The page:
December 18, 2017
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NH House committee rejects bump stock ban

By AP
Updated:
Rick Bowmer | AP | BDN
Rick Bowmer | AP | BDN
In this Oct. 4, 2017 file photo, a little-known device called a "bump stock" is attached to a semi-automatic rifle at the Gun Vault store and shooting range in South Jordan, Utah. New federal rules would be the "the smartest, quickest" way to regulate the device the gunman in the Las Vegas massacre used to heighten his firepower, House Speaker Paul Ryan said Wednesday, Oct. 11 in remarks that suggested Congress was unlikely to act first.

A New Hampshire House committee has rejected the late filing of a bill that would have banned so-called “bump stocks” like the ones used by the Las Vegas gunman to mimic the action of fully automatic guns.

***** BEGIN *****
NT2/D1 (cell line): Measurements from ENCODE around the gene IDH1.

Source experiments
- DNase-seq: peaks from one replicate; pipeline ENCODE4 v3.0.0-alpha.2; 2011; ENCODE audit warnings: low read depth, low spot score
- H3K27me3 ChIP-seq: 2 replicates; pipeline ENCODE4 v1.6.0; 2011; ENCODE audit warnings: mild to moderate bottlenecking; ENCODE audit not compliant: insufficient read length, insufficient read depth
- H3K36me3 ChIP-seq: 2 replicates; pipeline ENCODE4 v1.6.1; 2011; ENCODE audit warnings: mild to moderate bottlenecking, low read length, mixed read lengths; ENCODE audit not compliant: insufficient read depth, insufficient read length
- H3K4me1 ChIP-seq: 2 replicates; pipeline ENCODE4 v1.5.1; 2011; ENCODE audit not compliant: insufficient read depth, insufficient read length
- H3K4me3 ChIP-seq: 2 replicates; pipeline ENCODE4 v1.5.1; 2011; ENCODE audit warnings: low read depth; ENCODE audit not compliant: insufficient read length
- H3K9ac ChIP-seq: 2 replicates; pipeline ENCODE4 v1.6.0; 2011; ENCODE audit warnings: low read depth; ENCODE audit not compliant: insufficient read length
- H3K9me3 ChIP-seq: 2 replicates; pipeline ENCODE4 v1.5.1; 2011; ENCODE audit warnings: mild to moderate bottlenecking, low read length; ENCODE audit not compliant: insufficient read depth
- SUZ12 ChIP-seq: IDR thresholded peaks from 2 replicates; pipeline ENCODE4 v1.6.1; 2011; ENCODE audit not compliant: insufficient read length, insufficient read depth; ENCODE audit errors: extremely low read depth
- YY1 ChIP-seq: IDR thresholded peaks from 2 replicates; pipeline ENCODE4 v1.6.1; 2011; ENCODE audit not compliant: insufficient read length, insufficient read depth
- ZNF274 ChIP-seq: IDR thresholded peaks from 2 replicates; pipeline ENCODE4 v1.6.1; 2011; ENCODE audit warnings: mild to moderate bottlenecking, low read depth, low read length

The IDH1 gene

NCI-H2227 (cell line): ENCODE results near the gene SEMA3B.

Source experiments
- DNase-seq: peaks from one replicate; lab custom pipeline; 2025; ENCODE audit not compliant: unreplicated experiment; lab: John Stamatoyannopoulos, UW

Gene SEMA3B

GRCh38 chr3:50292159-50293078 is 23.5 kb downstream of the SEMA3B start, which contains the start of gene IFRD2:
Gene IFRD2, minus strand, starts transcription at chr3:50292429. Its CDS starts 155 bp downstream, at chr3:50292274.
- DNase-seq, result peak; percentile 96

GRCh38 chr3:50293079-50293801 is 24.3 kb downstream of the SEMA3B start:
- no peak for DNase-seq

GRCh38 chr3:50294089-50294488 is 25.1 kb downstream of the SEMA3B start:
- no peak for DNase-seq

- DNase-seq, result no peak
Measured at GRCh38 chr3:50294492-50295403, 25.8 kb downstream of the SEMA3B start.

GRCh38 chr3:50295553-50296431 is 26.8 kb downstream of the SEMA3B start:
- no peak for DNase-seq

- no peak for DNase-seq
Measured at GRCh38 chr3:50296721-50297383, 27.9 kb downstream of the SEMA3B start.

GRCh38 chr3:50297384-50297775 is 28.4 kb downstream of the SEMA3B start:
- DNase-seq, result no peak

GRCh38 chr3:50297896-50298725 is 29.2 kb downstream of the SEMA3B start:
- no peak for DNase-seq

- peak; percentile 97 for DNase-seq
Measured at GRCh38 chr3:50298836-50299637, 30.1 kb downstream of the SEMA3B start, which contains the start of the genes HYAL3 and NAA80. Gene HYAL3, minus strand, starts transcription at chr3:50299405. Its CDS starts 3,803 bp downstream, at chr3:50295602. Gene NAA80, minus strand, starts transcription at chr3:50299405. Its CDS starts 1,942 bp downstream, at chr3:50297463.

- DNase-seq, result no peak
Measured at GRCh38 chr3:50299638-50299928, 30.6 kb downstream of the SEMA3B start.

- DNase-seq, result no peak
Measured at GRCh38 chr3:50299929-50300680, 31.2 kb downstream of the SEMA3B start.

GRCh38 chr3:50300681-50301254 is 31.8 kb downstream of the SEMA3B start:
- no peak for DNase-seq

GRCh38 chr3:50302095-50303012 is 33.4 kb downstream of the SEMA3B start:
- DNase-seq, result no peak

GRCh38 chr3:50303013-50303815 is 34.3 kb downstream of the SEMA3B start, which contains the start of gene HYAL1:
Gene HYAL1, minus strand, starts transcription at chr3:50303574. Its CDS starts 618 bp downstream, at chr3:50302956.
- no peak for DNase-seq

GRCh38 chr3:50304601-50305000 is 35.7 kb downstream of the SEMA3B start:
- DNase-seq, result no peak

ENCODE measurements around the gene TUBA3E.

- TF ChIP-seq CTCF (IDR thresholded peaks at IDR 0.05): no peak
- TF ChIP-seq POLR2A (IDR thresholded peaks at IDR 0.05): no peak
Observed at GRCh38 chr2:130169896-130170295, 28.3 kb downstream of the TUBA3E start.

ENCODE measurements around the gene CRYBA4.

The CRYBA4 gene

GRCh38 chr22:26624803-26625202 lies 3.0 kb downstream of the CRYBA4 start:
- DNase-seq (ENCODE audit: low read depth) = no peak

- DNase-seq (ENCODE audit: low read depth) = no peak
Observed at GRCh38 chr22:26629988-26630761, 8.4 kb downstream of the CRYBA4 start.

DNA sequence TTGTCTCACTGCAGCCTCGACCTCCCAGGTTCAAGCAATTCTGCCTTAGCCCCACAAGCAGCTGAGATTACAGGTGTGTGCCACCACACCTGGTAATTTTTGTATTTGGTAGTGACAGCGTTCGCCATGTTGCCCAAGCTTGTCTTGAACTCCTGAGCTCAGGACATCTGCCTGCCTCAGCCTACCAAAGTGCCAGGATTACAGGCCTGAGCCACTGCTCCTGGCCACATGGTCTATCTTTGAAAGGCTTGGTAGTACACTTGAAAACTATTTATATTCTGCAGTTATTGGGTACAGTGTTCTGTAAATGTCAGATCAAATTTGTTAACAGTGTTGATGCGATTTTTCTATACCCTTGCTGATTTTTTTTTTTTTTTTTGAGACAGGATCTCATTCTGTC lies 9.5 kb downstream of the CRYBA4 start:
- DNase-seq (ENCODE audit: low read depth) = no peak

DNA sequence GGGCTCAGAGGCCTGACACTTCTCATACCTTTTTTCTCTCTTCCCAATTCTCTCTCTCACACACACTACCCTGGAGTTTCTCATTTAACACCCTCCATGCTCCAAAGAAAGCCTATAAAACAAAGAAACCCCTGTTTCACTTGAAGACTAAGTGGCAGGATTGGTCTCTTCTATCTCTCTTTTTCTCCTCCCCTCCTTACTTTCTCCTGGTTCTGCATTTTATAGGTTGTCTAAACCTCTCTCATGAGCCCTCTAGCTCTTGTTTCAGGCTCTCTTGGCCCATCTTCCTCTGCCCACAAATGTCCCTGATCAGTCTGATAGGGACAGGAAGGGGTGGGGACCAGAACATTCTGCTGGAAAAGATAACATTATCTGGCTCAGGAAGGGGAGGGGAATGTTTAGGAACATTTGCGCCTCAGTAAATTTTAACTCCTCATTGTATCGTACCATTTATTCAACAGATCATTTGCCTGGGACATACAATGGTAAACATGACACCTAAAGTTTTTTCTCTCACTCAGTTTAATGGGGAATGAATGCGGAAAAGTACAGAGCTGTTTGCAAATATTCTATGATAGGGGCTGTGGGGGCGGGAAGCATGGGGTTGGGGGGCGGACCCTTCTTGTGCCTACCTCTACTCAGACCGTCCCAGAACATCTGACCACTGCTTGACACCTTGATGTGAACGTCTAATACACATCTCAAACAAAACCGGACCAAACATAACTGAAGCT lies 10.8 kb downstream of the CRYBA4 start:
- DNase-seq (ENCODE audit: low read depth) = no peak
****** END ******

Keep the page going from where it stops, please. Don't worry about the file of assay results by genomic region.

Democratic Rep. Steve Shurtleff, of Concord, proposed the bill to ban the devices that helped Stephen Paddock kill 58 and wound hundreds in Las Vegas. He sought permission to introduce it, even though the Sept. 22 deadline already had passed.

The Republican-majority committee defeated the proposal Wednesday 6-3, meaning the bill must now be filed in the Senate. It has a Nov. 2 deadline.

Bump stocks are an attachment used on semi-automatic rifles. The device essentially transforms a normal rifle into the equivalent of a fully automatic machine gun. They are currently legal in all states except California.

 


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